Several cortical networks (clusters 2, 3 and 5) responded to the semantic components capturing motion. These networks comprised electrodes in supramarginal, precentral and posterior middle temporal gyri. The cortical network in cluster 2 seemed to be more specific to hand movement and object interaction (second semantic component), whereas the cortical network in cluster 3 seemed be more related to encoding of facial movement and facial expressions (combination of first, second and fifth semantic components). Cluster 5 appeared to be less sensitive to human presence in the frames but responded to biological motion and the semantic component of travel and transportation (third semantic component).

Cluster 4 was associated with presence of landscapes and static shots. Biological movement seemed to cause dips in its activation time course. Both clusters that included lateral occipital and dorsal parietal regions (clusters 4 and 5), favored frames without people presence and were deactivated by frames with human faces.

Not all of the cortical networks uncovered through clustering were as easily interpretable through the analysis of their distribution over the top five semantic components. Remaining clusters with contribution from electrodes of many subjects still exhibited high anatomical consistency and included electrodes in inferior frontal gyrus (mostly pars opercularis) as well as posterior and anterior sites along the superior temporal gyrus (SI Figure S5). It is unlikely that these cortical networks can be connected to tracking of the auditory information due to our control for interaction between auditory and visual streams of the film. In addition, the activation time courses of these clusters do not seem to follow the block design, nor do they exhibit significantly larger correlation with the audio envelope compared to other clusters.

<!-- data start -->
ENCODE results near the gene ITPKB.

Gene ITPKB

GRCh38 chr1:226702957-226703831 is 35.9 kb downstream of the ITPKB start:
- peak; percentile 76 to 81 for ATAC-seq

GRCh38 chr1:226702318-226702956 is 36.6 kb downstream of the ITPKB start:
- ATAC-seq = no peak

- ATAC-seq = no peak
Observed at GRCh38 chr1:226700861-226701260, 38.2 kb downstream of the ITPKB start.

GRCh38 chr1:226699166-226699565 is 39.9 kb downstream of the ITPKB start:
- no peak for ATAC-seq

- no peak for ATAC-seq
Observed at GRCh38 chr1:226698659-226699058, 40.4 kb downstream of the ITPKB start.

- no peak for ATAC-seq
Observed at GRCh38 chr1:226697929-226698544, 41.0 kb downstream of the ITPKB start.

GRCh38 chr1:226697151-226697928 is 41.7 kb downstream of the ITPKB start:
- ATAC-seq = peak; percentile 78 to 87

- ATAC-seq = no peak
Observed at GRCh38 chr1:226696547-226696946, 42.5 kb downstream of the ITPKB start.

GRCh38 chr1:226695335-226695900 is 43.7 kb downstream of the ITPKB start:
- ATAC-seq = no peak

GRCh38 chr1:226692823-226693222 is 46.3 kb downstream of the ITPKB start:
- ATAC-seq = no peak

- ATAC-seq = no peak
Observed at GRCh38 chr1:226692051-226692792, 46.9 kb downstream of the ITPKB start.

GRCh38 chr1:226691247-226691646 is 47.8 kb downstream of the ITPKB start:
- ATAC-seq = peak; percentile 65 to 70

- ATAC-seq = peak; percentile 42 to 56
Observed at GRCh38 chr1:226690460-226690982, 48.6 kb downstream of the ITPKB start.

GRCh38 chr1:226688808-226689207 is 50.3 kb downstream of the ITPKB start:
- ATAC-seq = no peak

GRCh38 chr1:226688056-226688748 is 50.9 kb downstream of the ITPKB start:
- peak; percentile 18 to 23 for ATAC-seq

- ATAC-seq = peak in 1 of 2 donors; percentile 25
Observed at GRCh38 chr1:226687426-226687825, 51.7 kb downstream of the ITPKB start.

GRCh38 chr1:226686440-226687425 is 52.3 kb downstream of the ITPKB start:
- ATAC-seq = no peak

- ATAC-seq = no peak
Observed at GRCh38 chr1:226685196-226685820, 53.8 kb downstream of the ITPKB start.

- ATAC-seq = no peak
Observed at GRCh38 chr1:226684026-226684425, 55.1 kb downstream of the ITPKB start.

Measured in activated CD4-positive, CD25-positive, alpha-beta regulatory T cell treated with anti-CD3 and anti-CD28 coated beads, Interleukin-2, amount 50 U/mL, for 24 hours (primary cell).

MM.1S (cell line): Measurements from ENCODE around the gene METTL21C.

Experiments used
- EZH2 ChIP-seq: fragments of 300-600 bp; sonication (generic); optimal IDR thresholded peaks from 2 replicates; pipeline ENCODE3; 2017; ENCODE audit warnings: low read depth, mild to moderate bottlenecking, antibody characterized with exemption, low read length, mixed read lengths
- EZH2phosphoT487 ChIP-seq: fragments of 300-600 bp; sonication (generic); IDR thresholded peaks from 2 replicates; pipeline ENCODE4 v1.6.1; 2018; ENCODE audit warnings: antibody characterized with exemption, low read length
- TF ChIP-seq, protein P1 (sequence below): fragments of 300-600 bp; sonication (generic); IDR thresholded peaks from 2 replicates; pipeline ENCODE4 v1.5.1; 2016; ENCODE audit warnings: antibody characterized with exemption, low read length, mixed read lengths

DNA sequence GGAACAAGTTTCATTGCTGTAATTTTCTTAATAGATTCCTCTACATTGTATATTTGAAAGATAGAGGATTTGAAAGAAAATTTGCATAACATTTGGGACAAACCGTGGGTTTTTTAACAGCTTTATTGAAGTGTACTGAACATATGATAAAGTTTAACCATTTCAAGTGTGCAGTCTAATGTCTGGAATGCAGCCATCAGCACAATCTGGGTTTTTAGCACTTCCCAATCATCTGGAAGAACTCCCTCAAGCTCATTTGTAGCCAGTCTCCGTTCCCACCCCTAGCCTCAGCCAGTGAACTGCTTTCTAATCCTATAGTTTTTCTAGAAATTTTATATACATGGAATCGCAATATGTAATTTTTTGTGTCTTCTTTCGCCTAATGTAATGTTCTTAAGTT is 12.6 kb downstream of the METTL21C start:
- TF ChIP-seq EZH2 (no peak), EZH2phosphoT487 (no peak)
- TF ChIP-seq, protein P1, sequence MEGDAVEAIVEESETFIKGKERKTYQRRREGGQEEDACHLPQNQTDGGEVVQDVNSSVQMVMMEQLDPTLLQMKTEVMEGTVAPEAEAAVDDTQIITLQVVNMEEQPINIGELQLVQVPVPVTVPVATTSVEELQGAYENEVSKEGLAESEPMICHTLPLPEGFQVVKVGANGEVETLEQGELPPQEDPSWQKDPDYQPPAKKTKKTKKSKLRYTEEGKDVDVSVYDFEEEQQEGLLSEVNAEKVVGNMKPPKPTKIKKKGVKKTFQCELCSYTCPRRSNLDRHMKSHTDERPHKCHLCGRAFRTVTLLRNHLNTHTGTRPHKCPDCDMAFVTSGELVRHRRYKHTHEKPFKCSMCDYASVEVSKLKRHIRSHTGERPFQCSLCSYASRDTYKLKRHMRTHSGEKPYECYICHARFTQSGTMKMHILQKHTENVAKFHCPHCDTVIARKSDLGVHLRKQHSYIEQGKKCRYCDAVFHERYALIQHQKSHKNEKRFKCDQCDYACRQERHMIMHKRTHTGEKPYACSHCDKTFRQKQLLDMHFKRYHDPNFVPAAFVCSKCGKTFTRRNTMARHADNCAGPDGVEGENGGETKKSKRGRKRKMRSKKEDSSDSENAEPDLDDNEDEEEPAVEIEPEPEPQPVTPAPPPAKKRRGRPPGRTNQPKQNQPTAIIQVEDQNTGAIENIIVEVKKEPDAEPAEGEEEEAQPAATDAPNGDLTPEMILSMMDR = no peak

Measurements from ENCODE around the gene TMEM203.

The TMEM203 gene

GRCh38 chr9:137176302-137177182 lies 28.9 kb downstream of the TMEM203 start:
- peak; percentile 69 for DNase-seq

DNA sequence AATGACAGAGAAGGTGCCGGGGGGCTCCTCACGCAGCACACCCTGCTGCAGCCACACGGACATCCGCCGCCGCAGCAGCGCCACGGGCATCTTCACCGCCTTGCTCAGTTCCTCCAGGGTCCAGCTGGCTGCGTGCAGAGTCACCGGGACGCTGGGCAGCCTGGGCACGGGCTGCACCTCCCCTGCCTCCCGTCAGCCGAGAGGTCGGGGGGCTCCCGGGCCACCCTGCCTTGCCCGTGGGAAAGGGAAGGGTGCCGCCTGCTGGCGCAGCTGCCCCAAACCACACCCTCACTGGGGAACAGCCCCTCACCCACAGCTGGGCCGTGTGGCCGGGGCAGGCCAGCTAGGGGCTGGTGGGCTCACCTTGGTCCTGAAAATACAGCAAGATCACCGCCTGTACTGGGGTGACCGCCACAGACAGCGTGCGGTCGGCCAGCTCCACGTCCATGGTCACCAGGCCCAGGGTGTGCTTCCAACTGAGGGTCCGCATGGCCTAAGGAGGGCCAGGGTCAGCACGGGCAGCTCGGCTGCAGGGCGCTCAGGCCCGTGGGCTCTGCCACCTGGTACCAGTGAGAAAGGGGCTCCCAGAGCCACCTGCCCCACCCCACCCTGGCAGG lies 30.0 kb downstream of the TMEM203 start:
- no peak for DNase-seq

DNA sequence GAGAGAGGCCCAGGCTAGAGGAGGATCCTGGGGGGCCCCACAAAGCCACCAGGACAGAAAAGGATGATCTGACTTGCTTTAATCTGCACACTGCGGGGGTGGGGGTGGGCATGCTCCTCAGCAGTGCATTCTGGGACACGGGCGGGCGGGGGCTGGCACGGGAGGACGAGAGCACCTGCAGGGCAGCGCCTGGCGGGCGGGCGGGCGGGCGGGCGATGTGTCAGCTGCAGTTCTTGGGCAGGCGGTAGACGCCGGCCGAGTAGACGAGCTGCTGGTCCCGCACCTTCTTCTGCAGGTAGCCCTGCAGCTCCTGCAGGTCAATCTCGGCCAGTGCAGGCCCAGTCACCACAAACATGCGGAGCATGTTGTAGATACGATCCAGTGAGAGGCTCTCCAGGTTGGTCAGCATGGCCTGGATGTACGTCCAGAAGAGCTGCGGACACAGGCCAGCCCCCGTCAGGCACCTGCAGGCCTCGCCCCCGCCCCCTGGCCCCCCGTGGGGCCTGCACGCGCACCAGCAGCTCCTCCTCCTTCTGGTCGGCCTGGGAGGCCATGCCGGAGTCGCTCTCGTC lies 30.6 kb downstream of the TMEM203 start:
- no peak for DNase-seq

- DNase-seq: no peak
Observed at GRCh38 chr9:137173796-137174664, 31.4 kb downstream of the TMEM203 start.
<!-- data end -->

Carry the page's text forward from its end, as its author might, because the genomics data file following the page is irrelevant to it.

Control for the low-level visual features

Because the semantic components we used here were based on the output on the visual concept recognition model trained on raw image data, we aimed to implement some form of verification that the reported results were indeed due to the semantic processing rather than processing of lower-level visual features. First, we were able to confirm that pixel-level and Gabor-based visual features were dissociated from the extracted semantic components (two-sided Wilcoxon signed-rank tests: \(Z=-3,118, p\ll 0.001\) for pixel values and \(Z=-5,928, p\ll 0.001\) for Gabor features). Next, we used low-level visual features to predict the neural responses to the film with an intention to compare its prediction accuracy to the accuracy of the model that used the semantic components at the temporal shift of 320 ms. Overall, we observed that the fit based on low-level features was considerably poorer, with prediction accuracy ranging from \({r}_{pix}=0.11\) to \({r}_{pix}=0.45\) (6% of all electrodes) for colored pixel values and \({r}_{gab}=0.11\) to \({r}_{gab}=0.41\) (7% of all electrodes) for Gabor features. The overall difference in the whole-brain prediction accuracy was statistically significant: \({Z}_{sem-pix}=16.13, p\ll 0.001\) and \({Z}_{sem-gab}=15.27, p\ll 0.001\), Bonferroni corrected for the number of electrodes, as assessed with a one-sided Wilcoxon signed rank test. All electrodes with a significant fit with either model (\(sem\) or \(pix\) and \(sem\) or \(gab\)) were used in the comparison. The medians of the prediction accuracy per model over all electrodes used in each comparison are displayed in SI Figure S6.

It is important to note that here we only had limited ECoG coverage in early visual cortex (Fig. 3c). Apart from that, the film watching experiment did not have a fixation point in the center of the screen. Thus, unsurprisingly, using low-level visual features to predict the neural responses provided a significant fit in a limited number of electrodes outside of the early visual cortex. Overall, the brain map for the difference in the fit (\({r}_{sem}-{r}_{pix}\) and \({r}_{sem}-{r}_{gab}\), SI Figure S6) showed a similar cortical distribution as the map for the fit using the semantic components (Fig. 4b) confirming that the low-level visual features did not affect the results of the semantic encoding.